What the Affordable Care Act Means for Mental Healthcare

The U.S. government for decades has struggled to devise programs that integrate needed services for people with severe mental illnesses. Implementation has been limited by inadequacies in the behavioral health policy framework, poorly designed payment approaches, and dysfunctional regulations. Fortunately, the Affordable Care Act has brought a number of policy changes that improve access to mental and behavioral health services for millions of Americans.

Expansion in Insurance Coverage

The proliferation of health insurance coverage through the Health Insurance Exchanges (HIE) and state-specific Medicaid dramatically expands coverage for those not eligible for Medicare. The ACA also prohibits insurance companies from denial of coverage to individuals with pre-existing conditions. This is significant because mental health disorders were among the most common pre-existing conditions triggering health insurance denials before the full implementation of the ACA.

Improved Mental Health Coverage and Funds for Behavioral Health Treatment

Through the expansion of the Mental Health Parity and Addiction Equity Act (MHPAE) of 2008, mental health and substance use treatment is now one of the ten “essential health benefits” for all health insurance plans in the individual and employer market, inside and outside HIEs. Insurance plans must now treat physical and mental illness with parity when considering necessity for medical treatment.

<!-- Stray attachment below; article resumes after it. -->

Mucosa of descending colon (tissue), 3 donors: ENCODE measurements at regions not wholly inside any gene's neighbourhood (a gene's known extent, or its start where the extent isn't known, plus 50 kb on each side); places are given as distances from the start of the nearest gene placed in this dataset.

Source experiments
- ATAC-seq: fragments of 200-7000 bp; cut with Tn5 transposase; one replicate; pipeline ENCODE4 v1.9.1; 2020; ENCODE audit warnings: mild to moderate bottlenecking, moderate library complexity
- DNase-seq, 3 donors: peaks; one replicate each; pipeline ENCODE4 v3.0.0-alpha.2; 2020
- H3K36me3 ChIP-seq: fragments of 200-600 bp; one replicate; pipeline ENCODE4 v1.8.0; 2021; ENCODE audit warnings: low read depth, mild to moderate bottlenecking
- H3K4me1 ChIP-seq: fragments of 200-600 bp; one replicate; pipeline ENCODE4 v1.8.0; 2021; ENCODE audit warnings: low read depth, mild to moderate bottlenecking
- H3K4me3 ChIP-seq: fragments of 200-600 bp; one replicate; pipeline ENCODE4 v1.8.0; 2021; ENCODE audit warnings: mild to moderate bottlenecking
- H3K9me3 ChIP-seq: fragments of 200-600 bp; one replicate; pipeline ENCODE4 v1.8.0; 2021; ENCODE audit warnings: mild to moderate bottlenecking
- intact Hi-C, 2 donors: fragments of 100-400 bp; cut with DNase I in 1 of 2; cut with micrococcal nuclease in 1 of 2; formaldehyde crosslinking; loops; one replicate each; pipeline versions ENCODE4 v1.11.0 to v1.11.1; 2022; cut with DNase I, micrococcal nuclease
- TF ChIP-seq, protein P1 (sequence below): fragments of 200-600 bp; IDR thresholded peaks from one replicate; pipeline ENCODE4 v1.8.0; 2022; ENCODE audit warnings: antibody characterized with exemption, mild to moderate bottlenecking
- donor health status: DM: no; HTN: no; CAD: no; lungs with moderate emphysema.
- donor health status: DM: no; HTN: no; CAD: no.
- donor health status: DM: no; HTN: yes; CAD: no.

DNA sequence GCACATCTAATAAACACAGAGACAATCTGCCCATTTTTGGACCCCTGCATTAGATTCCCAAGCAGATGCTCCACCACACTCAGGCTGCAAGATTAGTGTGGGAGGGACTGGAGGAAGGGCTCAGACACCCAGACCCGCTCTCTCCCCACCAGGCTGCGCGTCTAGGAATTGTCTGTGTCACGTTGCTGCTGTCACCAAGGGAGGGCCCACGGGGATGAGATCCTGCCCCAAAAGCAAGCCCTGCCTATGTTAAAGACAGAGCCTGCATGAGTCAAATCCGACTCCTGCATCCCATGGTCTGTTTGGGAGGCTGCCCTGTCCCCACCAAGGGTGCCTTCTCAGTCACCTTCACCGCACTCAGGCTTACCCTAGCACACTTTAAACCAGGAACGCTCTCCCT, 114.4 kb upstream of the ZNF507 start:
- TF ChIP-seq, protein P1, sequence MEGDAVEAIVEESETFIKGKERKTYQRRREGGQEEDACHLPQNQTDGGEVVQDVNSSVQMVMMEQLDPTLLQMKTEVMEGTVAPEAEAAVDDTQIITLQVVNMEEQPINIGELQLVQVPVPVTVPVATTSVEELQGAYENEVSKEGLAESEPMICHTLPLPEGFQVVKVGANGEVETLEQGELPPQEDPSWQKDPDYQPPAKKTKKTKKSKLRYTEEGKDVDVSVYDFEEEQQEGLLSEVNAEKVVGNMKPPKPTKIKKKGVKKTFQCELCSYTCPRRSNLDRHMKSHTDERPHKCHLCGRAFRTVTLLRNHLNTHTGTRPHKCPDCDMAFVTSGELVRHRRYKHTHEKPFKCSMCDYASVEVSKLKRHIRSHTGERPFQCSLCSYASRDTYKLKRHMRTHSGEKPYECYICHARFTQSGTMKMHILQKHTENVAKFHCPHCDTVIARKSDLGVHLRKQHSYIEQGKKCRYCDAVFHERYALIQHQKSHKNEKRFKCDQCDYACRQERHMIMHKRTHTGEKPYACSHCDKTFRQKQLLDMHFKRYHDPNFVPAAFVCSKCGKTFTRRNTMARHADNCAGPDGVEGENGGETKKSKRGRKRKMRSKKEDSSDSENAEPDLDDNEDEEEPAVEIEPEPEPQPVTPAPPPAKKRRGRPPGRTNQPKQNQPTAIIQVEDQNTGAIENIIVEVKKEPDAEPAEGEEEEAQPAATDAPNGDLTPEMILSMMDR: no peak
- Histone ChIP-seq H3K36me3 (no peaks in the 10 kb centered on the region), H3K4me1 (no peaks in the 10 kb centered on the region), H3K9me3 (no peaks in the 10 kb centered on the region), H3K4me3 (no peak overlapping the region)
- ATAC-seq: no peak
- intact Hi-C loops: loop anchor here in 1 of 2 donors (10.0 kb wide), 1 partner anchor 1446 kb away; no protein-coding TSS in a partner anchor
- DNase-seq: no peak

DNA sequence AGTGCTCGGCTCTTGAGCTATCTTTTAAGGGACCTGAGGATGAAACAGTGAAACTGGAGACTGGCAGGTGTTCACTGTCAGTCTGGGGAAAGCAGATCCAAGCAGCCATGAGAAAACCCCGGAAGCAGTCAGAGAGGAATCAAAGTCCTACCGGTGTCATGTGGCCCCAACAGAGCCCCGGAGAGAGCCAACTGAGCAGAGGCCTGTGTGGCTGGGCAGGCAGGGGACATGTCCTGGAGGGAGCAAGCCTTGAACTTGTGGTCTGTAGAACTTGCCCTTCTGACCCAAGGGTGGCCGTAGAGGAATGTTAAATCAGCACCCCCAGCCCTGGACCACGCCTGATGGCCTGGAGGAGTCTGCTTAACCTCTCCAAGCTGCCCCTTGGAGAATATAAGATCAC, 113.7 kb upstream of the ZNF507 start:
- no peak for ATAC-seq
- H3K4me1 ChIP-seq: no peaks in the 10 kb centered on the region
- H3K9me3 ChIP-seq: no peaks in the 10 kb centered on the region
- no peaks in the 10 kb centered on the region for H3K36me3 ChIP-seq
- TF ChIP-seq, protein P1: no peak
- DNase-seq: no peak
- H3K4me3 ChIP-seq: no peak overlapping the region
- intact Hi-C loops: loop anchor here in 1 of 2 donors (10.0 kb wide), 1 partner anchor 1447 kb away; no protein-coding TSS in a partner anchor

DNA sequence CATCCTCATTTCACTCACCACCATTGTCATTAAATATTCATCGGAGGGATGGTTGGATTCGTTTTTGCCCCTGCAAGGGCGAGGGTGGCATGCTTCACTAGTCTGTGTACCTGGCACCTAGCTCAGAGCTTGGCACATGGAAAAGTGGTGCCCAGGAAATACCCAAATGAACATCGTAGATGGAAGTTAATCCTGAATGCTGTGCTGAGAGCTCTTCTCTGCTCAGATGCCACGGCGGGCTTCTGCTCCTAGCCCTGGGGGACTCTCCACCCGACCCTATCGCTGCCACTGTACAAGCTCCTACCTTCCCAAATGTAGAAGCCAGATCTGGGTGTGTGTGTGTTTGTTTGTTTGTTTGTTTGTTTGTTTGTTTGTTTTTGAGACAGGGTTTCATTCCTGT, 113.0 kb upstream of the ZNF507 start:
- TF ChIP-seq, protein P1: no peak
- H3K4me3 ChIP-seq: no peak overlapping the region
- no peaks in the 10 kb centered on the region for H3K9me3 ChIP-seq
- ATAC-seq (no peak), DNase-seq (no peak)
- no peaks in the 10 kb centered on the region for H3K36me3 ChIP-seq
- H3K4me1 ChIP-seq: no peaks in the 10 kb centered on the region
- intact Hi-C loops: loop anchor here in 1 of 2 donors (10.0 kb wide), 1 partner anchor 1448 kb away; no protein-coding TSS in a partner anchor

Second, the Medicare Improvements for Patients and Providers Act (MIPPA) ends the discriminatory mental health coverage that required patients pay up to 50 percent of the cost of approved services, in contrast to the 20 percent copayment applied to other types of outpatient services. 100 percent parity now applies in copayments for outpatient service; thus, Medicare will now cover 80 percent of the cost of mental health outpatient services, consistent with other types of outpatient services.

Third, ACA establishes the Community Health Center Fund, which provides $11 billion to expand services offered in Community Health Centers and to construct additional sites, including those for behavioral health treatment. These funds can potentially enable access to mental health treatment in rural areas where such services are often scarce.

What this Means

The dramatic expansion in insurance coverage for American and improved mental health coverage and allotment of funds for behavioral health treatment in rural settings means more funds are now accessible for the delivery mental and behavioral health services in the U.S.–healthcare tech companies in this space stand to benefit from the new opportunities in reimbursement.

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